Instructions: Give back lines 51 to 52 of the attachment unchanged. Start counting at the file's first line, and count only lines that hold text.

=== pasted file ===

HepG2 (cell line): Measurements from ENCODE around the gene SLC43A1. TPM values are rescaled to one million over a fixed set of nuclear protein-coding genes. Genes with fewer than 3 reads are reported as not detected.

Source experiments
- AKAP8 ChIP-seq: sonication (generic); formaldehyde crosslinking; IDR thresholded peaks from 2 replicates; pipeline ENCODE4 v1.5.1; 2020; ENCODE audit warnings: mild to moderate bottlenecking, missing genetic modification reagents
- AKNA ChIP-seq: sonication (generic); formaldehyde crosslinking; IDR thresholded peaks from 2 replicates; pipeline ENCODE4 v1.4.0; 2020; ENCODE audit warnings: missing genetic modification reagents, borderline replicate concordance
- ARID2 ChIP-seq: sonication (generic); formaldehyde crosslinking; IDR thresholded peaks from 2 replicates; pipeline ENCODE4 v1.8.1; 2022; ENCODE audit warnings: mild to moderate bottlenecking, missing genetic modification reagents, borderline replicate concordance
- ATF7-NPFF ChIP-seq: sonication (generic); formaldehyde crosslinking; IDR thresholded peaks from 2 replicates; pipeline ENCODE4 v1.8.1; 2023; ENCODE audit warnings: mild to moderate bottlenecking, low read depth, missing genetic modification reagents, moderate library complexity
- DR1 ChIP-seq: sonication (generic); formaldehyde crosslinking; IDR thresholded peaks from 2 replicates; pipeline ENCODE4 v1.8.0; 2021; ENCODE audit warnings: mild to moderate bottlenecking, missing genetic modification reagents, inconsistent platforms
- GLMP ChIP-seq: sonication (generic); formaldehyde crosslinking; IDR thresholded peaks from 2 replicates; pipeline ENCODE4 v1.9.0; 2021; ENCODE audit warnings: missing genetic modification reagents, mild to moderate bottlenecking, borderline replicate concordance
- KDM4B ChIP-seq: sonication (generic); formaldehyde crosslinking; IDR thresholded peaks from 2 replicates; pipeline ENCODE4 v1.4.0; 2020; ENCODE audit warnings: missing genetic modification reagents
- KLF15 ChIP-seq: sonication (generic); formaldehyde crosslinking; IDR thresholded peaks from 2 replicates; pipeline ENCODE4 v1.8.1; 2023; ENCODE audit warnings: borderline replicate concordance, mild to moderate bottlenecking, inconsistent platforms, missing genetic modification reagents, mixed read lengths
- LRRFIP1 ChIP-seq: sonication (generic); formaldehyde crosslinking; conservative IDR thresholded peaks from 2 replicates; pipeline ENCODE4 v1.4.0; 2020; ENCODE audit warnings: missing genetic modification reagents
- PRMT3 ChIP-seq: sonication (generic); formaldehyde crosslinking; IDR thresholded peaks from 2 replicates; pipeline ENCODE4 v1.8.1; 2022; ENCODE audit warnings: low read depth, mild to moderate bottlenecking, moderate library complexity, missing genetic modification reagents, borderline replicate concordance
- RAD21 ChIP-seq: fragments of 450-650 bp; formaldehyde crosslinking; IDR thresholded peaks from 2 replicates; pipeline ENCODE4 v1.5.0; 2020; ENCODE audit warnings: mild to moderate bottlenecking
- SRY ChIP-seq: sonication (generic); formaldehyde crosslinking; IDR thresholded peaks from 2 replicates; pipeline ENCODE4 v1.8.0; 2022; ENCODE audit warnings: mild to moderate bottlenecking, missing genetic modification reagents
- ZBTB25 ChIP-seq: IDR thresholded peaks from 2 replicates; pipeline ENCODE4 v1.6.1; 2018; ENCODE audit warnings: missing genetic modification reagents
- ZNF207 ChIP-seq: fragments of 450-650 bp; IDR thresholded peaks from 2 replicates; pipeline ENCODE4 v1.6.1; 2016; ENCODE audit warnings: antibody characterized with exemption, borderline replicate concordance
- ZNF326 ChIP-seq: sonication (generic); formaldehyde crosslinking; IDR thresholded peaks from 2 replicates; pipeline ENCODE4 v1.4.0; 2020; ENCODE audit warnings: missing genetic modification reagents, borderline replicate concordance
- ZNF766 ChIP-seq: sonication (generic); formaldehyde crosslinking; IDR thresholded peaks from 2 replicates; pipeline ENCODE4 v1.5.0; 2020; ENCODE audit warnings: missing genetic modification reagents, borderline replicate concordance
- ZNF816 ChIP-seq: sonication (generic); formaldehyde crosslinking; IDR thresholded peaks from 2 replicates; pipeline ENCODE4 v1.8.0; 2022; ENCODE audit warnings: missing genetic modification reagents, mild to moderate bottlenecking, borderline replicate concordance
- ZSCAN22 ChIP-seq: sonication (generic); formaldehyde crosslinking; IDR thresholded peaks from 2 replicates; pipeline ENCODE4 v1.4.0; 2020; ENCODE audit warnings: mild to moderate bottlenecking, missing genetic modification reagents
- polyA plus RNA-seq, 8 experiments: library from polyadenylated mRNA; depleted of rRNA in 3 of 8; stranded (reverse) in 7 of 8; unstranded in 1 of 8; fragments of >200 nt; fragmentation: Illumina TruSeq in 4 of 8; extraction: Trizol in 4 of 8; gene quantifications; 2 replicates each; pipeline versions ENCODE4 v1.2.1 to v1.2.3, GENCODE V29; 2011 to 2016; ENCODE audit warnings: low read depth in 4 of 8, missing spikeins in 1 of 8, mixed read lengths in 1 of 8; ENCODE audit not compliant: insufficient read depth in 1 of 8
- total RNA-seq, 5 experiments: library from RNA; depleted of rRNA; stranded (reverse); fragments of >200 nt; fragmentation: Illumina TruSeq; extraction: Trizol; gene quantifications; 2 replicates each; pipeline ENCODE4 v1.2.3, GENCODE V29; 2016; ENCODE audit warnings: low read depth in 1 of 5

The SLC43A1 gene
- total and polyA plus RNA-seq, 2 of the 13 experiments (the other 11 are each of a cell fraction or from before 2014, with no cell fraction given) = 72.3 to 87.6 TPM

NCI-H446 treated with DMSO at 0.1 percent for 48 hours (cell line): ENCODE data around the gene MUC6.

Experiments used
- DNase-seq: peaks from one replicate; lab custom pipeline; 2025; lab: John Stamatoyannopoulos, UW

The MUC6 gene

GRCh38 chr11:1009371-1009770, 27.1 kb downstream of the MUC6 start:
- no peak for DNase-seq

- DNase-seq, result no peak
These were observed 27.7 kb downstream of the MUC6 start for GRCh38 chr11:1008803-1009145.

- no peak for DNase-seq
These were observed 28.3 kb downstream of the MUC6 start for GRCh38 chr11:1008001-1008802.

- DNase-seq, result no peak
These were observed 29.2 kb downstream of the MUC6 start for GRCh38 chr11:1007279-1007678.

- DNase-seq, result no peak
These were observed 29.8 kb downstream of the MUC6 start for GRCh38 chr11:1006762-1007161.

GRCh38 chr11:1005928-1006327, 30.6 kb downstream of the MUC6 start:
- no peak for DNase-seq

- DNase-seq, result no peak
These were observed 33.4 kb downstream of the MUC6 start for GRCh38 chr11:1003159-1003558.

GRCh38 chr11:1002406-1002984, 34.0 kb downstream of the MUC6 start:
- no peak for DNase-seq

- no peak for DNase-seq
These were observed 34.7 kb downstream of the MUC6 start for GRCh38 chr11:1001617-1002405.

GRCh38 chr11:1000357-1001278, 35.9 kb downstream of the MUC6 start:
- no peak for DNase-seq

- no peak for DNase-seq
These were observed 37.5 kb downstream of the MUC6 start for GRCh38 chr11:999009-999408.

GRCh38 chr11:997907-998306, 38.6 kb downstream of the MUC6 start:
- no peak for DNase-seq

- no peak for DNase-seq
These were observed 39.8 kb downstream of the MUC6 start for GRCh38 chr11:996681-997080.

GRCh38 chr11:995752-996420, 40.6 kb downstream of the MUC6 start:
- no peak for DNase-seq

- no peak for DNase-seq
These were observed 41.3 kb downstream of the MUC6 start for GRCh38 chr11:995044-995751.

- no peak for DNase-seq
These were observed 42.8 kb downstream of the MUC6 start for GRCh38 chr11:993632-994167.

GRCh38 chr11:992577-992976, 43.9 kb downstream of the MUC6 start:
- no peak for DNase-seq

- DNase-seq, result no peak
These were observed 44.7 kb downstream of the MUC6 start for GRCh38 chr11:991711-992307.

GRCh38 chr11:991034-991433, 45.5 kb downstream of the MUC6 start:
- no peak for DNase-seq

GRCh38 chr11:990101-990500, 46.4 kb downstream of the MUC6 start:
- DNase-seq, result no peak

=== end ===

GRCh38 chr11:997907-998306, 38.6 kb downstream of the MUC6 start:
- no peak for DNase-seq